The energy industry is not immune from climate change’s many threats, and society must both mitigate and adapt.
By Debabrata Chattopadhyay, Morgan D. Bazilian and Mohar Chattopadhyay*
The Pacific Gas & Electricity Company, a major US utility, filed for bankruptcy months after wildfires whipped through Northern California, killing 86. The company confronts numerous lawsuits and more than $50 billion in liabilities even as the Camp Fire remains under investigation. The scale of risks now facing utilities demand new ways of planning future power systems and addressing resilience.
Climate change threatens far-reaching impacts on power system design, markets and operation. These can range from short-term damage from increasing frequency and severity of storms to prolonged crises such as rising temperatures and an associated drop in hydro availability. A 2015 study found that “severe weather caused approximately 80% of the large-scale power outages from 2003 to 2012.” Planners and operators of power systems have historically quantified extreme weather events through various metrics of reliability such as the duration and frequency of outages. Growing evidence now suggests the entire energy supply chain, particularly power generation transmission and distribution, is vulnerable to climate change and disaster events. A new resilience-focused approach is thus required.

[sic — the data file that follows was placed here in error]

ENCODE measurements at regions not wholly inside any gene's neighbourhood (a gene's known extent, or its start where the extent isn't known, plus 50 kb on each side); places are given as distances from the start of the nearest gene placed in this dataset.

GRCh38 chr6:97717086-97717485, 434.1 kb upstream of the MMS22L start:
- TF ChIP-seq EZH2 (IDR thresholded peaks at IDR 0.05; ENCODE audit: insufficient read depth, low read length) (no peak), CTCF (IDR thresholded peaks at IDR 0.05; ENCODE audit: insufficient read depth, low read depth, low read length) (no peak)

To put matters into context, the 2013 Intergovernmental Panel on Climate Change AR5 report for policymakers pointed out that the period from 1983 to 2012 was the warmest during the last 1,400 years in the Northern Hemisphere. The average combined land and ocean surface temperature shows a warming trend in almost every part of the globe as revealed by changing precipitation patterns and melting glaciers and ice which also impact the hydrological balance of particular regions. Extreme weather and climate events noticed since 1950 include increase in high temperature extremes, decrease in low temperature extremes, increase in the frequency of heavy rainfall events and rising sea levels. The changes in the natural processes can affect energy production, transmission and distribution. Some effects, including extreme precipitation and flooding, might require immediate response, while others like rising sea level will require long-term planning and response.